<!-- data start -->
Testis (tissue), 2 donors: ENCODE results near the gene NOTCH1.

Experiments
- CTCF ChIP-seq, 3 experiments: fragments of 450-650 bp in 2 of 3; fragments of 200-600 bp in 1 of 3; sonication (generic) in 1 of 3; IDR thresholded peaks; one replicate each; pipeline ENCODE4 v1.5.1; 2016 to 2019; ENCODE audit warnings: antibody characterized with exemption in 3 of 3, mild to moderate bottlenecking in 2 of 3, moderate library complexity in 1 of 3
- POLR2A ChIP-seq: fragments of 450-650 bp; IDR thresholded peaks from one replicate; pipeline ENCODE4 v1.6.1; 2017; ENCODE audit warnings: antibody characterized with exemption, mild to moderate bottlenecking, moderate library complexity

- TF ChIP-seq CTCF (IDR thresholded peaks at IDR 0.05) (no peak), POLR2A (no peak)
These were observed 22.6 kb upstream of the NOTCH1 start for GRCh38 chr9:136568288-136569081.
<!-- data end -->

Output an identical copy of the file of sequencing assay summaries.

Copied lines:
Testis (tissue), 2 donors: ENCODE results near the gene NOTCH1.

Experiments
- CTCF ChIP-seq, 3 experiments: fragments of 450-650 bp in 2 of 3; fragments of 200-600 bp in 1 of 3; sonication (generic) in 1 of 3; IDR thresholded peaks; one replicate each; pipeline ENCODE4 v1.5.1; 2016 to 2019; ENCODE audit warnings: antibody characterized with exemption in 3 of 3, mild to moderate bottlenecking in 2 of 3, moderate library complexity in 1 of 3
- POLR2A ChIP-seq: fragments of 450-650 bp; IDR thresholded peaks from one replicate; pipeline ENCODE4 v1.6.1; 2017; ENCODE audit warnings: antibody characterized with exemption, mild to moderate bottlenecking, moderate library complexity

- TF ChIP-seq CTCF (IDR thresholded peaks at IDR 0.05) (no peak), POLR2A (no peak)
These were observed 22.6 kb upstream of the NOTCH1 start for GRCh38 chr9:136568288-136569081.